The first line of the Guangzhou Metro has the stations Guangzhou East and Xilang as the terminals. The line shares stations with lines 2, 3, 5 and 8.
The second line connects Sanyuanli to Jiangnanxi and has been extended to Jiahewanggang towards south and to Guangzhou South Railway Station towards north. It shares stations with lines 1, 3, 5, and 8.
The third line of the metro is a Y-shaped line with Guangzhou East station, Tianhe coach terminal and Panyu Square as the terminals. The track connecting Guangzhou East station and Panyu Square is the main track of the line, while Tianhe coach terminal intersects the main line at Tiyu Xilu. Line 3 intersects lines 1, 5and 8.
The fourth line connects Huangcun to Jinzhou through Wanshengwei and Huangge, and intersects with lines 5 and 8.
The fifth line of the system connects Wenchong and Jiaokou and shares stations with all of the other lines. The eighth line connects Fenghuang Xincun and Wanshengwei, and intersects lines 2, 3 and 4.
The Guangzhou-Foshan Line connects Kuiqi Lu and Xilang stations. It intersects line 1 at Xilang station. The Zhujiang New Town Automated People Mover System connects Linhexi and Chigang Pagoda, and intersects line 3 at Chigang Pagoda and Linhe Xi stations.
For operation on Line 1, 21 trains, each comprising six vehicles, were ordered. These have been supplied by Siemens-AEG of Berlin, Germany, along with the train equipment, high and medium voltage traction power supply and other ancillary control systems, including the network’s own telecommunications system.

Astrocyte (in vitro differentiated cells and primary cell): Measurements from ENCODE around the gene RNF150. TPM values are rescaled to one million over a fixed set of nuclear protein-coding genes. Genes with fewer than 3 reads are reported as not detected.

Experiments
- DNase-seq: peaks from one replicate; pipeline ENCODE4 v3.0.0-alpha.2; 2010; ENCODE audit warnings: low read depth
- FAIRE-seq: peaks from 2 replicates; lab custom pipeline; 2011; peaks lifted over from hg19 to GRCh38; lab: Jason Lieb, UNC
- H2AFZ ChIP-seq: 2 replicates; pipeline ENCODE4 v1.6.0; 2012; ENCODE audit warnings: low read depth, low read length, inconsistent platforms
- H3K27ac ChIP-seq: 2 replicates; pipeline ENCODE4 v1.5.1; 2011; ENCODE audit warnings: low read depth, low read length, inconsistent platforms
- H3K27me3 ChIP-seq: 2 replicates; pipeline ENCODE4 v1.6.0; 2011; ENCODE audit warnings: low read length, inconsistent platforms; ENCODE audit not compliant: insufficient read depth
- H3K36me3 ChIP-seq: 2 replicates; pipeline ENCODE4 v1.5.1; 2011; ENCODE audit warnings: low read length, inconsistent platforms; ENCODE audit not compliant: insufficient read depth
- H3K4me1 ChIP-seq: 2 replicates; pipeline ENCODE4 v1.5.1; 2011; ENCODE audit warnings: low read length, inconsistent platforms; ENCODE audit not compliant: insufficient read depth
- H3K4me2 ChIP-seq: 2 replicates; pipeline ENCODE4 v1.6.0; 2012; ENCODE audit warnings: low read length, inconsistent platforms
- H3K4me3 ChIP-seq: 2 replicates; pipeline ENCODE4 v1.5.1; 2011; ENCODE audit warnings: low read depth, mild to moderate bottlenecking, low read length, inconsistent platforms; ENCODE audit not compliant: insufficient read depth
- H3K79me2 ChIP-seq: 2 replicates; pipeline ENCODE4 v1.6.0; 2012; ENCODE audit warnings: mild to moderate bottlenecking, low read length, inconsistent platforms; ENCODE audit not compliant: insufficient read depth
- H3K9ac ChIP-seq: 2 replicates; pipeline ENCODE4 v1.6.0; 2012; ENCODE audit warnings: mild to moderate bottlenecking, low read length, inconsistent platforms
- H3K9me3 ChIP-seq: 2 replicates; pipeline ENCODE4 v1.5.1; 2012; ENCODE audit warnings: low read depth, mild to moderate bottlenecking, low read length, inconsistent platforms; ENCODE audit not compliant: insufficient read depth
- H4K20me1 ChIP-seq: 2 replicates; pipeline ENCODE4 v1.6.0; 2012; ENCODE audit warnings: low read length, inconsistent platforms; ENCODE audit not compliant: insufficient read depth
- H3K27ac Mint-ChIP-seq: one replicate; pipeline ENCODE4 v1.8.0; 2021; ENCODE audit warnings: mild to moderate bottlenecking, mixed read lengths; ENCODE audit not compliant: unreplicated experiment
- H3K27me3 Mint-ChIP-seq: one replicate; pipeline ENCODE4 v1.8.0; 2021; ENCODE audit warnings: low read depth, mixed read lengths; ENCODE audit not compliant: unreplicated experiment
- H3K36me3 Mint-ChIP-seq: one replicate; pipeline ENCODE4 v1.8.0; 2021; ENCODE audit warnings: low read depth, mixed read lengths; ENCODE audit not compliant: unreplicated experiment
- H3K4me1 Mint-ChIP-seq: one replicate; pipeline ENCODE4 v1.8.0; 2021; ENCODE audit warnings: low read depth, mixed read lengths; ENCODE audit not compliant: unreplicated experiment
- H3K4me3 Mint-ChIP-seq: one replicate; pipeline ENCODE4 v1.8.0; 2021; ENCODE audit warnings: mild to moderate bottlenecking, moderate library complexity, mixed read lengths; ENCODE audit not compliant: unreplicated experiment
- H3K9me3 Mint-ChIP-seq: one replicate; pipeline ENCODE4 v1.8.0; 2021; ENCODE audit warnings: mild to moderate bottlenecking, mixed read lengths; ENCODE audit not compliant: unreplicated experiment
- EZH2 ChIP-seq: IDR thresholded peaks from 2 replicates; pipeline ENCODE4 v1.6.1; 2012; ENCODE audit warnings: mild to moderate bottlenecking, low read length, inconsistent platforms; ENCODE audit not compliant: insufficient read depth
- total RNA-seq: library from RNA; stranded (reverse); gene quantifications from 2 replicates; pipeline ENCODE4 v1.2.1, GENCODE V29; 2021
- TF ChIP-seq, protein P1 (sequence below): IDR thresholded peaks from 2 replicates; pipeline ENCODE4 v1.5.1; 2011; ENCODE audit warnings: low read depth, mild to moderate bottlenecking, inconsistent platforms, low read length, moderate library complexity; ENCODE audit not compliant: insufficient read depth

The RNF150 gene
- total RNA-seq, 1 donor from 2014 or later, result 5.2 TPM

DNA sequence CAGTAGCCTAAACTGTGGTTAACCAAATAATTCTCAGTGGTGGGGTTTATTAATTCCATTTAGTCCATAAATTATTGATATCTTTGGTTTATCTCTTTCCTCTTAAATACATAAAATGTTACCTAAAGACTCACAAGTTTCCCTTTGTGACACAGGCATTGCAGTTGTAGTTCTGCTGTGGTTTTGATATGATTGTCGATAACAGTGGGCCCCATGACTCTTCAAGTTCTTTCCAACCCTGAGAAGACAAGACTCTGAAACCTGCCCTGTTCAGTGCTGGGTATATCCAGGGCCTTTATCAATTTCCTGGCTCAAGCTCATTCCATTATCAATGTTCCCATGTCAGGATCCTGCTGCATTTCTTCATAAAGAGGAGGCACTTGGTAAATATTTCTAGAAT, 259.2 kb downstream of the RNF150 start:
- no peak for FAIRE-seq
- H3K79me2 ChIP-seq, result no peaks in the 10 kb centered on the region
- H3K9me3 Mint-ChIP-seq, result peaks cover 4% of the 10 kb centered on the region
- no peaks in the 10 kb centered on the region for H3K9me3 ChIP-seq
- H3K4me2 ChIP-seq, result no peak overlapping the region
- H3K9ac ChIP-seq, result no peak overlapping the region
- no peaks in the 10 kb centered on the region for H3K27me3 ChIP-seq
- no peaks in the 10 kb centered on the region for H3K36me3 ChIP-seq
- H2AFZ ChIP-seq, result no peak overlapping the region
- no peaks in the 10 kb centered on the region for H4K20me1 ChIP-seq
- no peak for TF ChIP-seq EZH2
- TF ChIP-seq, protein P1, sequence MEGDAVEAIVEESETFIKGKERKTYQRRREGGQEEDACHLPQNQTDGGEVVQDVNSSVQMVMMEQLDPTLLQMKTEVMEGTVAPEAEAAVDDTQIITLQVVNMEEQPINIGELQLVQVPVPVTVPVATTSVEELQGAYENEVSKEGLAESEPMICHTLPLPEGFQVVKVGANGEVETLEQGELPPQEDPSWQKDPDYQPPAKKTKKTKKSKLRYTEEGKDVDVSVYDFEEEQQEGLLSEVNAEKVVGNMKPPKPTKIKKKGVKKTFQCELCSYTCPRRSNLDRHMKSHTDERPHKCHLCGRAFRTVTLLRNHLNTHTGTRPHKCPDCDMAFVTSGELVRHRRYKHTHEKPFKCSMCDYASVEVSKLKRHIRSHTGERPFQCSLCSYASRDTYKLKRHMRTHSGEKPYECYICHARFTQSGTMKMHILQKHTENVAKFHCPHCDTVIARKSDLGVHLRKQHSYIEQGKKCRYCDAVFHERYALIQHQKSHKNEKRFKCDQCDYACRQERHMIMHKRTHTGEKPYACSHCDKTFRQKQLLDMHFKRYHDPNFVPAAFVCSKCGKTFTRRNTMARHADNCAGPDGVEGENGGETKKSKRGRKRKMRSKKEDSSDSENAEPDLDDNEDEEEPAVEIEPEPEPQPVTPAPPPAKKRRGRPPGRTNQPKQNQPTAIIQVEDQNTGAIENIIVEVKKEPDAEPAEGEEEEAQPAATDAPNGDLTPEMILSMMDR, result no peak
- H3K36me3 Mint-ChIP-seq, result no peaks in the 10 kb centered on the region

The vehicles were built in Hennigsdorf near Berlin, and the first was delivered early in 1997. As of January 2010, line 1 is operating about 126 trains supplied by Siemens and 48 by Bombardier and Chinese firm Changchun Car.
On Line 2 trains have been built by a joint venture of Bombardier and Changchun Car. The first of the 26 Bombardier Movia trains were built in Germany with later trains built in China. The total fleet size operated on Line 2 is 156.
The fleet of line 3 was manufactured by Siemens AG and Zhuzhou Electrical Locomotive Works. The total number of cars being operated is 120. Lines 4 and 5 have a total fleet size of 300, manufactured by Kawasaki Heavy Industries and Sifang Locomotive and Rolling Stock Series.
Line 1 was inaugurated on 28 June 1999 and was built as a turnkey project by a consortium led by Siemens. It has a total length of 18.3km with 17 stations and runs from the Guanghzou Iron and Steel Works in the south-western suburb of Fangcun, crosses the Pearl River, and traverses the busy commercial district along Zhongshan Road to the East Railway Station, which is the terminus for the main line to Hong Kong. All but 2km of this line have been built underground, so that road traffic already very heavy – is affected as little as possible.